I'm sorry to hear about your girl. Gastric torsion is when the stomach twists and both ends close off- leading to buildup of gas, gastrointestinal stasis, and cutting off of the blood supply to the GI tract. Bloat is a build up of gas in the stomach that can sometimes turn into a gastric torsion. Food bloat is caused by sudden overeating (dog gets into trash, bag of food) and sometimes needs surgical intervention as well.
Deep chested dogs are more likely to have this problem and usually when they are older. One way to prevent it is to have a gastropexy done at an early age. This can be expensive though- though doing it at the time of spay in a female can save money. They tack the stomach wall to the lining of the abdomen (near the ribs) and this will prevent torsion in the future unless the site breaks down. They can still bloat, but torsion is much more dangerous and threatens their lives much faster. Feeding meals elevated and slowing down dogs that bold food can help- also preventing them from gulping tons of water after exercise (a lot like you would prevent colic in a horse.)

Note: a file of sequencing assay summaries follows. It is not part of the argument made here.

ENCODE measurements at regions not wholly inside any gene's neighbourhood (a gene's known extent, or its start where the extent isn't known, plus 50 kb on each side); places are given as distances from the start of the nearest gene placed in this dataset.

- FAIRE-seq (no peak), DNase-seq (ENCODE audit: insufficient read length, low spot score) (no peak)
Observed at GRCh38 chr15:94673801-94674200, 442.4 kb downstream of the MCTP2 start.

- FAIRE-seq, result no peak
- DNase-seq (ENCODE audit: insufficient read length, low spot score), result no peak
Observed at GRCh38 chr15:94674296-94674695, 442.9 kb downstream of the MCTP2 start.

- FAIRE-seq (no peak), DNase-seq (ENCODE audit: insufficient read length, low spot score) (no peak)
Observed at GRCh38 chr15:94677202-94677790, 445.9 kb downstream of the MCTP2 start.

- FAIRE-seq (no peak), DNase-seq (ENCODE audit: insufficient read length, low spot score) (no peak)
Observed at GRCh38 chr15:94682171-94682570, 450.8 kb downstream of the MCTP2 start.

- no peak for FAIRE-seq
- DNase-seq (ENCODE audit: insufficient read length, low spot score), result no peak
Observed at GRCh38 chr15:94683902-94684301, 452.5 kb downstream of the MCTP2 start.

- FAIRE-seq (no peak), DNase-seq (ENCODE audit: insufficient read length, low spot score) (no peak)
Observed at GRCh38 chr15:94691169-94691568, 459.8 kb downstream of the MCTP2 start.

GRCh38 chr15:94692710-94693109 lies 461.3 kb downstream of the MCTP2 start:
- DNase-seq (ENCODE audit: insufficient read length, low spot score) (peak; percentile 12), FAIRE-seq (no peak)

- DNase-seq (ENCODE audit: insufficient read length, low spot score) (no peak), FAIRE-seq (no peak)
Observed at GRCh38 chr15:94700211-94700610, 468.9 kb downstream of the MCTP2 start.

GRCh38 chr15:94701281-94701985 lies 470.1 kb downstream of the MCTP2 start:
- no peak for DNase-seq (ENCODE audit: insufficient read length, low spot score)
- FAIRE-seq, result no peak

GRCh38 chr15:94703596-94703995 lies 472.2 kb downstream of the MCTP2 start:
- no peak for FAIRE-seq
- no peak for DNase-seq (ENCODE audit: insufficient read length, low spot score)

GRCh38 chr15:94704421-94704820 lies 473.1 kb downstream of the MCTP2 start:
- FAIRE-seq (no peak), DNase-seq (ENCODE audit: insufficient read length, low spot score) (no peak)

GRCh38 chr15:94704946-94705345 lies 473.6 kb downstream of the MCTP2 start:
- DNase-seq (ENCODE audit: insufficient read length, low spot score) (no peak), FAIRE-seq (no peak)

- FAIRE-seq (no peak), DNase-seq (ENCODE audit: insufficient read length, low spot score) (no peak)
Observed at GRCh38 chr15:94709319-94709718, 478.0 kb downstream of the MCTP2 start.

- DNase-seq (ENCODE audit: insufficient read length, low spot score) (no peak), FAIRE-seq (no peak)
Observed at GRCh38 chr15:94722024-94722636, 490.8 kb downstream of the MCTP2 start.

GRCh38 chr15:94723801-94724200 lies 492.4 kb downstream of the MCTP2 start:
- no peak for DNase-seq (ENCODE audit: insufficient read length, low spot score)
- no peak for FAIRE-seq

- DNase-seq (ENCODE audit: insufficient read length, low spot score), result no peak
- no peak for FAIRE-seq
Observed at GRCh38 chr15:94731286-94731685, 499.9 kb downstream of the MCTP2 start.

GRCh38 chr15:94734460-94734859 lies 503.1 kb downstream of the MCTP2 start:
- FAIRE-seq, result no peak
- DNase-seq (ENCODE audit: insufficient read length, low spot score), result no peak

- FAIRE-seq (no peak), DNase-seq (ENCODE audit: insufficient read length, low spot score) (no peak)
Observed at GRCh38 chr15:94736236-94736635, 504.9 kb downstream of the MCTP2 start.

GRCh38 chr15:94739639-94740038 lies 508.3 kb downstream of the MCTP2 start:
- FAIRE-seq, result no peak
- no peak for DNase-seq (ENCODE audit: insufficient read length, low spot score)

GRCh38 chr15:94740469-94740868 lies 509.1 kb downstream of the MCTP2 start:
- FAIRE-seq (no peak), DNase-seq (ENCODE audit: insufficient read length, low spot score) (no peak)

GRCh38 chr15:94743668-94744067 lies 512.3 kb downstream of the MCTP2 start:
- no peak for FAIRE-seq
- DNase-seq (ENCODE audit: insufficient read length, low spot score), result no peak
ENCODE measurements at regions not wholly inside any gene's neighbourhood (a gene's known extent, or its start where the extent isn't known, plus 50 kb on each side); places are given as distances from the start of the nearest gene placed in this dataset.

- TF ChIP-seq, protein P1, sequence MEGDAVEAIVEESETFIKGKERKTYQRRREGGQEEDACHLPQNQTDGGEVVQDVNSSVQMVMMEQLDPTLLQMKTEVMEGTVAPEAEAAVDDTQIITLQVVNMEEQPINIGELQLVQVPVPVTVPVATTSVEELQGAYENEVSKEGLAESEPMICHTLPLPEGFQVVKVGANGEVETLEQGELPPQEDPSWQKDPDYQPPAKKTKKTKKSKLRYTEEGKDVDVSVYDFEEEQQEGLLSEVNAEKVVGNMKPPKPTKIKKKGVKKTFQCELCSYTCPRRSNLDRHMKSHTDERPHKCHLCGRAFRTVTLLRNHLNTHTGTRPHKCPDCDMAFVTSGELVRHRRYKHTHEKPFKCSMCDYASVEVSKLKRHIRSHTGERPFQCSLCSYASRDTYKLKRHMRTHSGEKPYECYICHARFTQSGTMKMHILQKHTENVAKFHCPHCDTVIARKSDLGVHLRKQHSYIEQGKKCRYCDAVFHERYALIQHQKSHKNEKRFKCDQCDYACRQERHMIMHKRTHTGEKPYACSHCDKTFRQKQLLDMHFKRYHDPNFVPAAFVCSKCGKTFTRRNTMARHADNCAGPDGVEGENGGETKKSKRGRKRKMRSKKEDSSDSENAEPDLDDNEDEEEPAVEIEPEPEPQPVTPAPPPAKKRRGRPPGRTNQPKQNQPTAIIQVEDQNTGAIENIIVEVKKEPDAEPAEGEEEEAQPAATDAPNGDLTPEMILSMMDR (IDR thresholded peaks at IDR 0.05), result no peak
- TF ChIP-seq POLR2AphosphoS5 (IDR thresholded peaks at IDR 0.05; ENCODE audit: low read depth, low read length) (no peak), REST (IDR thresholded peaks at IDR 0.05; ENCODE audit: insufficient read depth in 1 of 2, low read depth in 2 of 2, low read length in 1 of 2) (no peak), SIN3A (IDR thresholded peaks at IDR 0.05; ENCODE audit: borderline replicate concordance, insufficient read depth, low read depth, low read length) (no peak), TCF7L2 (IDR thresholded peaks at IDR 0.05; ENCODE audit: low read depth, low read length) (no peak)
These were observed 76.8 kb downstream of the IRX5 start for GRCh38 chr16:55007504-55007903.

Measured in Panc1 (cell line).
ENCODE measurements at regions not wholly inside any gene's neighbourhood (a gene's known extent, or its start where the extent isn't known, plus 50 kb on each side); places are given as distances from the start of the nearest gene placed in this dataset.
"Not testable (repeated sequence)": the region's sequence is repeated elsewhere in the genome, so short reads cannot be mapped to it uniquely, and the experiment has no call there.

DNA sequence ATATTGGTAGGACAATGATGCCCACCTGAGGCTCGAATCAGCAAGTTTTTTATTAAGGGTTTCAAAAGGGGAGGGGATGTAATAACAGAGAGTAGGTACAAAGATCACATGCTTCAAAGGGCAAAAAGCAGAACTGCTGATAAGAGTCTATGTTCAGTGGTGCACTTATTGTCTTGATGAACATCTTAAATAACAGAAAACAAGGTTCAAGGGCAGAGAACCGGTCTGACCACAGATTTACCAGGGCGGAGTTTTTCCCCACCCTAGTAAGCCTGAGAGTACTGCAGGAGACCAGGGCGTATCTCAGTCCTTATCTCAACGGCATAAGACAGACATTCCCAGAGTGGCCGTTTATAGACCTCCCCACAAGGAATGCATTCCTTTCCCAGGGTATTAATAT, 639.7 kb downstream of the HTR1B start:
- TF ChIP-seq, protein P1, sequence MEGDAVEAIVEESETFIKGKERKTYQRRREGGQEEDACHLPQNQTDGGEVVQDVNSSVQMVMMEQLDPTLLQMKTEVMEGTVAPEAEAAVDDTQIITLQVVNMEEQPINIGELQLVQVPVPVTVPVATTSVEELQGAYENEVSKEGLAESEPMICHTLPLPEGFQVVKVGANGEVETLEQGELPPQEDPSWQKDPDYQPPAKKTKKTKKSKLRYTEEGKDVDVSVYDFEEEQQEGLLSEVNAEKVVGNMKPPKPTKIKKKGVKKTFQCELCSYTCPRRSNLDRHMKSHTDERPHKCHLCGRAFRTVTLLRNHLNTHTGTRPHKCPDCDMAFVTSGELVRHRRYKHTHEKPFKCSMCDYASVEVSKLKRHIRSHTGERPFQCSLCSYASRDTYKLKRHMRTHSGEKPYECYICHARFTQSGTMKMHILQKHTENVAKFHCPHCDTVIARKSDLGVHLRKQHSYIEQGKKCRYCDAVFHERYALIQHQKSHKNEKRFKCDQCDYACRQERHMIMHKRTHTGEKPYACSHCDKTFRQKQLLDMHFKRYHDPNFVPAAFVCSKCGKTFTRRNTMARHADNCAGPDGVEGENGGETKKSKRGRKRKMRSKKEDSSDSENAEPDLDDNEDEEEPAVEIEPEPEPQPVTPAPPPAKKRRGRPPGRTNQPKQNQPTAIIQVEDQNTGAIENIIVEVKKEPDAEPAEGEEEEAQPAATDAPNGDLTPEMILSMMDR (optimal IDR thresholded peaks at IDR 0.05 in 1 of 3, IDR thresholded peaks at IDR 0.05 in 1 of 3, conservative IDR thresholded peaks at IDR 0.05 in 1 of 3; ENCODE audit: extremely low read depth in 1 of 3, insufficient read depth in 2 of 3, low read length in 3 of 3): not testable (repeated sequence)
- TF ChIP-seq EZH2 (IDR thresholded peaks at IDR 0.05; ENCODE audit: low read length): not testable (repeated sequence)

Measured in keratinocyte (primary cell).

Once they bloat, usually gastric lavage under anesthesia is necessary. If they have a torsion as well, abdominal surgery in necessary. They can decompensate very quickly and if the intestines don't "pink up" quickly after relieving the torsion, often time euthanasia on the table is the best option.
Older dogs that flail a lot getting up (on hard slick surfaces) can sometimes cause a torsion struggling to get up.
There's a brief window when surgery is an option but if you aren't home when it happens or near an vet that can do surgery right away, there isn't much to do. I'm sorry for the sudden loss of your girl and I hope this info helps. It catches most owners by surprise.